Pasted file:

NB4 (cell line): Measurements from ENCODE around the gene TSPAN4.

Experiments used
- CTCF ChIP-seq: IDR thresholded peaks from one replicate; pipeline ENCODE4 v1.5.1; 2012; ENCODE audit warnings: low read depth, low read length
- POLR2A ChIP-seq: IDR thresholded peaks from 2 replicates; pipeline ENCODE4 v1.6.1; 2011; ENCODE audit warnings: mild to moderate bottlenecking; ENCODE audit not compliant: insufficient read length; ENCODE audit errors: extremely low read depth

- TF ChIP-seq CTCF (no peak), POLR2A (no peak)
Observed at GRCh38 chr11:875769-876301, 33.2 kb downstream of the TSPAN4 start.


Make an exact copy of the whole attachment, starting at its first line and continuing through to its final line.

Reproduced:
NB4 (cell line): Measurements from ENCODE around the gene TSPAN4.

Experiments used
- CTCF ChIP-seq: IDR thresholded peaks from one replicate; pipeline ENCODE4 v1.5.1; 2012; ENCODE audit warnings: low read depth, low read length
- POLR2A ChIP-seq: IDR thresholded peaks from 2 replicates; pipeline ENCODE4 v1.6.1; 2011; ENCODE audit warnings: mild to moderate bottlenecking; ENCODE audit not compliant: insufficient read length; ENCODE audit errors: extremely low read depth

- TF ChIP-seq CTCF (no peak), POLR2A (no peak)
Observed at GRCh38 chr11:875769-876301, 33.2 kb downstream of the TSPAN4 start.